An unemployed man has set himself on fire in the centre of Tunis in a gesture recalling the self-immolation of Mohamed Bouazizi, whose death ignited a revolt in Tunisia that echoed across the Arab world.
Security forces and bystanders tried to extinguish the flames before the man was rushed to hospital, witnesses said.
"He is in very critical condition," a medical source in Mourouj hospital said, but gave no further details.
The incident occurred hours before the prime minister designate, Ali Larayedh, was due to seek a confidence vote for his new Islamist-led government from the National Constituent Assembly.
The man burned himself outside the municipal theatre in the capital's main Habib Bourguiba Avenue, the focus for protests that toppled the former president Zine al-Abidine Ben Ali two years ago.
An interior ministry official did not name the victim, but said he was 27, came from the north-western city of Jandouba and had been out of work for some time.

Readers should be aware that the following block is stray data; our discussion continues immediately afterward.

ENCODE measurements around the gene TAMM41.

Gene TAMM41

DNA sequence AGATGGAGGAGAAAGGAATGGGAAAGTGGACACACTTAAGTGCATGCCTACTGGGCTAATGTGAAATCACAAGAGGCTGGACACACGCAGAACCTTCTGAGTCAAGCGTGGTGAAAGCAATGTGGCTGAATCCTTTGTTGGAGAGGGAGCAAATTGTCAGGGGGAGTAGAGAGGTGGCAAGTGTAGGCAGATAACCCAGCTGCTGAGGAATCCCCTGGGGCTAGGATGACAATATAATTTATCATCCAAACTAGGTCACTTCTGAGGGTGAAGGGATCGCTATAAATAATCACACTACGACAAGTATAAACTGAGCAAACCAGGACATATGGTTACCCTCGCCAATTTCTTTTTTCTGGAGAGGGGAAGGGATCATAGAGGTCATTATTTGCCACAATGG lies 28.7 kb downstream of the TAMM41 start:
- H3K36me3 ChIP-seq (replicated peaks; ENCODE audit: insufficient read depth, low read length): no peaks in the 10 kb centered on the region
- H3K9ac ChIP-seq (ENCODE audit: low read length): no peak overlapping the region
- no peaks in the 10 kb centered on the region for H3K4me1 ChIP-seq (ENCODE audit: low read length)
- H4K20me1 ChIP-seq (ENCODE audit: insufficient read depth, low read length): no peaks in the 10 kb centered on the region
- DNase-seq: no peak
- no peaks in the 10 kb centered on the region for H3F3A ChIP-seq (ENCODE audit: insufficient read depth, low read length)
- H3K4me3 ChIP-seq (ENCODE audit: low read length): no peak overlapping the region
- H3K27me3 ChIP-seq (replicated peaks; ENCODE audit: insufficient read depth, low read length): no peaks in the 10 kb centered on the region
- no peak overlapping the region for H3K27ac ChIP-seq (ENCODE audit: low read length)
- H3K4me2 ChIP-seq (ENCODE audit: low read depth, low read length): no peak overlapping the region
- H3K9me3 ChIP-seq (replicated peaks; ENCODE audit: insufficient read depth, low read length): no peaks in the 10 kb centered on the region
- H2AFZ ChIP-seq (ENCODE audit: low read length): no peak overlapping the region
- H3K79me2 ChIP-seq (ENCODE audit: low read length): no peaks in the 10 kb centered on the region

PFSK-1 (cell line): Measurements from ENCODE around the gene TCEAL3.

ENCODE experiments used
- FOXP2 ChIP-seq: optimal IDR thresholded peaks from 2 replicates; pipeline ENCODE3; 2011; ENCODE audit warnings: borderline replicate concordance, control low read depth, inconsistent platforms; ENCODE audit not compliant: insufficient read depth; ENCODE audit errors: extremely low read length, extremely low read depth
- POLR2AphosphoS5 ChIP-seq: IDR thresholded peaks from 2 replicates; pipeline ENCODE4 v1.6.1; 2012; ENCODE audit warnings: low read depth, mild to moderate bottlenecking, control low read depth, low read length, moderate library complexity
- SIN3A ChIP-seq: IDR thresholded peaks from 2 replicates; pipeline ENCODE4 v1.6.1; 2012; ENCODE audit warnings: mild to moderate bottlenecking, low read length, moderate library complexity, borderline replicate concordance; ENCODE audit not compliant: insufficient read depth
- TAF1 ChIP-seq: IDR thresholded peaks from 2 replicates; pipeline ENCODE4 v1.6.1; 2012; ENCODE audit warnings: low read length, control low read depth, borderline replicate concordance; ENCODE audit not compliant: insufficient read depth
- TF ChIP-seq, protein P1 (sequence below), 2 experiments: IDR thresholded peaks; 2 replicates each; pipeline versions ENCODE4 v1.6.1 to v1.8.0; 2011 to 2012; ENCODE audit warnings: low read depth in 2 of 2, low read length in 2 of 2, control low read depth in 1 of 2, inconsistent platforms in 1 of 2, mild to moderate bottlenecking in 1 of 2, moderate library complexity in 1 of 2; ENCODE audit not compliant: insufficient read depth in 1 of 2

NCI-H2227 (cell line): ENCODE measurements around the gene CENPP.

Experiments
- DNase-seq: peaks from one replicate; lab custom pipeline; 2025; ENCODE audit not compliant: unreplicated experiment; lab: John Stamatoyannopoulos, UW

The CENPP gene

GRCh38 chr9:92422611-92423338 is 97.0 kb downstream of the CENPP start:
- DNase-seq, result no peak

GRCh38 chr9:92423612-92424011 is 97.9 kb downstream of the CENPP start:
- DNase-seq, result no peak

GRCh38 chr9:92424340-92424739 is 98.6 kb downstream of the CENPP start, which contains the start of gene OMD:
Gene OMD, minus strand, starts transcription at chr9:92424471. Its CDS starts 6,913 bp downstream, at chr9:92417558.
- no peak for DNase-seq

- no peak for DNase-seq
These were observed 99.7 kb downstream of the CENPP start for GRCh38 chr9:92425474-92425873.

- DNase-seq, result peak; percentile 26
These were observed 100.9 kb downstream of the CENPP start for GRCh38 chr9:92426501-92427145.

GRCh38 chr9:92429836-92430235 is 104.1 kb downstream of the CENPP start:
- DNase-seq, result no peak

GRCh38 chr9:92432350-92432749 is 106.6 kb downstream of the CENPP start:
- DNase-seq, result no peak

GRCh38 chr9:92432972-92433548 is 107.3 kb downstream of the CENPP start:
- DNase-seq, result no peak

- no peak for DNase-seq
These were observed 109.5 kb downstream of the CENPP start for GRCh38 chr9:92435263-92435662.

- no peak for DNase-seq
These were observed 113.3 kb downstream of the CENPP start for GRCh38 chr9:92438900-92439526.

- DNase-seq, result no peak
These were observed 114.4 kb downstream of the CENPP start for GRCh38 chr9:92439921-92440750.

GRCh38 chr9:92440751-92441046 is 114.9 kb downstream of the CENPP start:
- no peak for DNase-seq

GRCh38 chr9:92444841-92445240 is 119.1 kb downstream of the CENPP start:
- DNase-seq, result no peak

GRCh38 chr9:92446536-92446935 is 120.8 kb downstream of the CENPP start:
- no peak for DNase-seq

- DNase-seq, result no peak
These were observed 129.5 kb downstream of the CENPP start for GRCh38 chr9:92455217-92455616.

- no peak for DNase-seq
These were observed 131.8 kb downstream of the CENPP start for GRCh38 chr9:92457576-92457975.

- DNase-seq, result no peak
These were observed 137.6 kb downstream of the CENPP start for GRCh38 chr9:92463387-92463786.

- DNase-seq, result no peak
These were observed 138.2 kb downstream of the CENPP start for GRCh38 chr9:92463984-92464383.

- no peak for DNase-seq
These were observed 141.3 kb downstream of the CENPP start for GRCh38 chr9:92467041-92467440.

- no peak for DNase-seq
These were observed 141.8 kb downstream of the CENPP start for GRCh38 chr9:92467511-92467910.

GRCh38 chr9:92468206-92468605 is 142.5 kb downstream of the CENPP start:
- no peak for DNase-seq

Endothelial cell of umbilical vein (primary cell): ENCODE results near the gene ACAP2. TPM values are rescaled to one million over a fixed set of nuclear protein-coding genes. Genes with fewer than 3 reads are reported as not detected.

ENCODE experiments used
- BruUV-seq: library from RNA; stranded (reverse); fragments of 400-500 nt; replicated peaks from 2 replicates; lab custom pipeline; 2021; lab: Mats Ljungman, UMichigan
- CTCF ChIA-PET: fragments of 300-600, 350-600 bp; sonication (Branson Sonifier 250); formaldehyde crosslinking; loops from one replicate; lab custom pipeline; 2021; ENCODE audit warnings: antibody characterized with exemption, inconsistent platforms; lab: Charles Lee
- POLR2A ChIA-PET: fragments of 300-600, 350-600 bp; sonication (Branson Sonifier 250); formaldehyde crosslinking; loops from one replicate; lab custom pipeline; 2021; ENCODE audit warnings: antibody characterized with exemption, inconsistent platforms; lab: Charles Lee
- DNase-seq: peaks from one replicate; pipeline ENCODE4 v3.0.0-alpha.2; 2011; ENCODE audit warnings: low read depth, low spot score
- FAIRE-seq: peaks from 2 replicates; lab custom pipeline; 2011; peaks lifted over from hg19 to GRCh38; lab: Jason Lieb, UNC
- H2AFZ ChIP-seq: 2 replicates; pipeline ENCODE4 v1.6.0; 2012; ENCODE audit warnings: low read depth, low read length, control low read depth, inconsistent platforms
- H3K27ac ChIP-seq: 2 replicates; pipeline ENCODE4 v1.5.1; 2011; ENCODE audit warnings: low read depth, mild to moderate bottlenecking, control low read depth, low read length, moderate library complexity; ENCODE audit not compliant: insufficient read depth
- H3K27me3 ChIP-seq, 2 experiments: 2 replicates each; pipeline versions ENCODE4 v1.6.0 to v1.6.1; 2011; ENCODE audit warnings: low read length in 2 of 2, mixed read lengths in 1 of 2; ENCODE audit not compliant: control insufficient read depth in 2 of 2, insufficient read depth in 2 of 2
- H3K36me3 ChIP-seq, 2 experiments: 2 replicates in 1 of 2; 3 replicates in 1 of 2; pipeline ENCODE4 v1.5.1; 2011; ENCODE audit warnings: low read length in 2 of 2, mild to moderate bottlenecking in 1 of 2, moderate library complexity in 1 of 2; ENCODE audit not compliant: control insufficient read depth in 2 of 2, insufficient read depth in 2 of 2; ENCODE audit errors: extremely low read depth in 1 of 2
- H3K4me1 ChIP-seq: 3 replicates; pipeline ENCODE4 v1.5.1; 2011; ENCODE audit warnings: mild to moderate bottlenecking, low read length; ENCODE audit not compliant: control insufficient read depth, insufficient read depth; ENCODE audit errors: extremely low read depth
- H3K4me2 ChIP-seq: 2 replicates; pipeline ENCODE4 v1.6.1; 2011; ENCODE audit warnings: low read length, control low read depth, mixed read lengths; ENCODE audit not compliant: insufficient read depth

Tunisia's unemployment rate stands at about 17%, with graduates forming a large proportion of the jobless total.
Several Tunisians have set themselves ablaze in the past two years in protests emulating that of Bouazizi, a street vendor who torched himself on 17 December 2010 in the town of Sidi Bouzid after a policewoman confiscated his fruit cart.
The economic and social problems that fuelled Tunisia's uprising have yet to be solved in a country deeply polarised between Islamists and their opponents and still awaiting a new constitution to advance a transition from autocracy.
The last government, led by Hamadi Jebali, collapsed after the premier's own moderate Islamist Ennahda party rejected his plan for a technocrat cabinet to lead Tunisia to elections.
Jebali had proposed this as a way to calm unrest over the assassination on 6 February of the secular opposition leader Chokri Belaid by what the authorities say was a group of Salafi Islamist militants, four of whom have been arrested.
Larayedh, who was interior minister under Jebali, has asked independents to take several key portfolios, but failed to bring additional secular parties into the Ennahda-led coalition.
The political crisis has delayed talks with the International Monetary Fund on a $1.78bn loan.